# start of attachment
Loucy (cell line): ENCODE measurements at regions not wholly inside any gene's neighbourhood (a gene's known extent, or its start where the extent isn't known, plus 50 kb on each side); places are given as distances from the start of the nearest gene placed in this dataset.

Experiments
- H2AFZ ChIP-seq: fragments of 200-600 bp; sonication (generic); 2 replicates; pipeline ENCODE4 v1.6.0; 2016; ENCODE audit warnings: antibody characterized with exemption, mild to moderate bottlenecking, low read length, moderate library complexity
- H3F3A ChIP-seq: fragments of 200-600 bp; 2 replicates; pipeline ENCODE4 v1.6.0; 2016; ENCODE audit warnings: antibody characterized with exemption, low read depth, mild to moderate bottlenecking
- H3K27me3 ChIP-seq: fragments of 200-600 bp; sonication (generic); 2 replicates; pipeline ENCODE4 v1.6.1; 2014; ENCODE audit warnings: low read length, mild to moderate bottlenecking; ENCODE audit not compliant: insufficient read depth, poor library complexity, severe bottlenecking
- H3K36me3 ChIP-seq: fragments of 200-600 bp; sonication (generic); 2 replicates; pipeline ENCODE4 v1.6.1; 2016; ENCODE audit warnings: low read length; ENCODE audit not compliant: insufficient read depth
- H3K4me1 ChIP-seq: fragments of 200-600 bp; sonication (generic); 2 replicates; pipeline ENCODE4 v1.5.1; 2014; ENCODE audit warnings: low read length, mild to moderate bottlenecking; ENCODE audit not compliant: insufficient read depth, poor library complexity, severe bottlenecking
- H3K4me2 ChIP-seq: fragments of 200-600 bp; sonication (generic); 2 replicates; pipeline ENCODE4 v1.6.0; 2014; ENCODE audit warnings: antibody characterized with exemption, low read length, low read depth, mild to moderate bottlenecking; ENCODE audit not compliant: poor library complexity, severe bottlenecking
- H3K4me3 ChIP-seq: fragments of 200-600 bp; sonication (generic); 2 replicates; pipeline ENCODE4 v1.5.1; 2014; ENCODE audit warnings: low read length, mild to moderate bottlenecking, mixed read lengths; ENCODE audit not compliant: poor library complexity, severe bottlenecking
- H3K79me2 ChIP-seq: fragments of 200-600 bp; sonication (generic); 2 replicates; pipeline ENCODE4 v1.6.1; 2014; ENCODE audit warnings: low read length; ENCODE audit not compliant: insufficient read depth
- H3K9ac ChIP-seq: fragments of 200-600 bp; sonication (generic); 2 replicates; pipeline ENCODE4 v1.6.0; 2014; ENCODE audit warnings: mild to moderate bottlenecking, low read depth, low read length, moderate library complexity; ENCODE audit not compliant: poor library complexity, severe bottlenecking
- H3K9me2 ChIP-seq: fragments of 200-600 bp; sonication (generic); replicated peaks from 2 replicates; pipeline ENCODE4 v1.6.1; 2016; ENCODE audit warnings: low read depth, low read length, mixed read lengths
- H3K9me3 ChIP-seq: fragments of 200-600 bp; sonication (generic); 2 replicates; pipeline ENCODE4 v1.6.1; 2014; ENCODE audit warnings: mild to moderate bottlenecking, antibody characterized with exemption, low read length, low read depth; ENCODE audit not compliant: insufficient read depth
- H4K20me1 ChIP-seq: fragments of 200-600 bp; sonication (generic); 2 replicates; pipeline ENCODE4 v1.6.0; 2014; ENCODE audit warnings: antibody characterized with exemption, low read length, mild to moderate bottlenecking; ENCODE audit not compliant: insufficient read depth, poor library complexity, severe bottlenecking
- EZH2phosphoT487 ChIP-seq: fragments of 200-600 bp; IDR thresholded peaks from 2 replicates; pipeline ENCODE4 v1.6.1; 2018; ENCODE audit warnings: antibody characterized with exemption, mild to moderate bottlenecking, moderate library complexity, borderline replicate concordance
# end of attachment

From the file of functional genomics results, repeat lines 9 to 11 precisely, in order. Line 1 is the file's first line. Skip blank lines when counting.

- H3K4me3 ChIP-seq: fragments of 200-600 bp; sonication (generic); 2 replicates; pipeline ENCODE4 v1.5.1; 2014; ENCODE audit warnings: low read length, mild to moderate bottlenecking, mixed read lengths; ENCODE audit not compliant: poor library complexity, severe bottlenecking
- H3K79me2 ChIP-seq: fragments of 200-600 bp; sonication (generic); 2 replicates; pipeline ENCODE4 v1.6.1; 2014; ENCODE audit warnings: low read length; ENCODE audit not compliant: insufficient read depth
- H3K9ac ChIP-seq: fragments of 200-600 bp; sonication (generic); 2 replicates; pipeline ENCODE4 v1.6.0; 2014; ENCODE audit warnings: mild to moderate bottlenecking, low read depth, low read length, moderate library complexity; ENCODE audit not compliant: poor library complexity, severe bottlenecking